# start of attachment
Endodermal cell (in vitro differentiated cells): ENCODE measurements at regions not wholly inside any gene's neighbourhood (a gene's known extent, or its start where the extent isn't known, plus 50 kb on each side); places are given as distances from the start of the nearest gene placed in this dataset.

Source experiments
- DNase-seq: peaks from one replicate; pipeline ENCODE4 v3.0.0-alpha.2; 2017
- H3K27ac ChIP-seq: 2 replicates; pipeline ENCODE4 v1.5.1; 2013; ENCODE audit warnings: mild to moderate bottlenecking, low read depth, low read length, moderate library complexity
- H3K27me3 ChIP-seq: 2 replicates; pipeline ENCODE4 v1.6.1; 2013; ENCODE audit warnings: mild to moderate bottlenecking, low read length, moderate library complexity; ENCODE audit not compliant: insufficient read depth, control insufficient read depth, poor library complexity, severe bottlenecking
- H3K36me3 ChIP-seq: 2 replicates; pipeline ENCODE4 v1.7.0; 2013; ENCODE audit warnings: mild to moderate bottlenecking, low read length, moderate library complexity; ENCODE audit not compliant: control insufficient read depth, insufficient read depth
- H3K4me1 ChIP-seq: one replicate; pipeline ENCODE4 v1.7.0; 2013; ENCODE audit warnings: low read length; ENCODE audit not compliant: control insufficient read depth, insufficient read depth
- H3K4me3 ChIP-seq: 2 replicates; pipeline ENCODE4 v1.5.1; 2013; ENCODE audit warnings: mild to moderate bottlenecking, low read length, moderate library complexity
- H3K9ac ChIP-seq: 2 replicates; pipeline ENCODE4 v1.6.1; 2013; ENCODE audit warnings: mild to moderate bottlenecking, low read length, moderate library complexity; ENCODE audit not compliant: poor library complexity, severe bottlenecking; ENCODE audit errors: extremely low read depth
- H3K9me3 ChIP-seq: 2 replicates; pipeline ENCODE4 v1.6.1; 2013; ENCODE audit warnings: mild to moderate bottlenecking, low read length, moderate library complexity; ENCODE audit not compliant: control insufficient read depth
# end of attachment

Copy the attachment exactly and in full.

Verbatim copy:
Endodermal cell (in vitro differentiated cells): ENCODE measurements at regions not wholly inside any gene's neighbourhood (a gene's known extent, or its start where the extent isn't known, plus 50 kb on each side); places are given as distances from the start of the nearest gene placed in this dataset.

Source experiments
- DNase-seq: peaks from one replicate; pipeline ENCODE4 v3.0.0-alpha.2; 2017
- H3K27ac ChIP-seq: 2 replicates; pipeline ENCODE4 v1.5.1; 2013; ENCODE audit warnings: mild to moderate bottlenecking, low read depth, low read length, moderate library complexity
- H3K27me3 ChIP-seq: 2 replicates; pipeline ENCODE4 v1.6.1; 2013; ENCODE audit warnings: mild to moderate bottlenecking, low read length, moderate library complexity; ENCODE audit not compliant: insufficient read depth, control insufficient read depth, poor library complexity, severe bottlenecking
- H3K36me3 ChIP-seq: 2 replicates; pipeline ENCODE4 v1.7.0; 2013; ENCODE audit warnings: mild to moderate bottlenecking, low read length, moderate library complexity; ENCODE audit not compliant: control insufficient read depth, insufficient read depth
- H3K4me1 ChIP-seq: one replicate; pipeline ENCODE4 v1.7.0; 2013; ENCODE audit warnings: low read length; ENCODE audit not compliant: control insufficient read depth, insufficient read depth
- H3K4me3 ChIP-seq: 2 replicates; pipeline ENCODE4 v1.5.1; 2013; ENCODE audit warnings: mild to moderate bottlenecking, low read length, moderate library complexity
- H3K9ac ChIP-seq: 2 replicates; pipeline ENCODE4 v1.6.1; 2013; ENCODE audit warnings: mild to moderate bottlenecking, low read length, moderate library complexity; ENCODE audit not compliant: poor library complexity, severe bottlenecking; ENCODE audit errors: extremely low read depth
- H3K9me3 ChIP-seq: 2 replicates; pipeline ENCODE4 v1.6.1; 2013; ENCODE audit warnings: mild to moderate bottlenecking, low read length, moderate library complexity; ENCODE audit not compliant: control insufficient read depth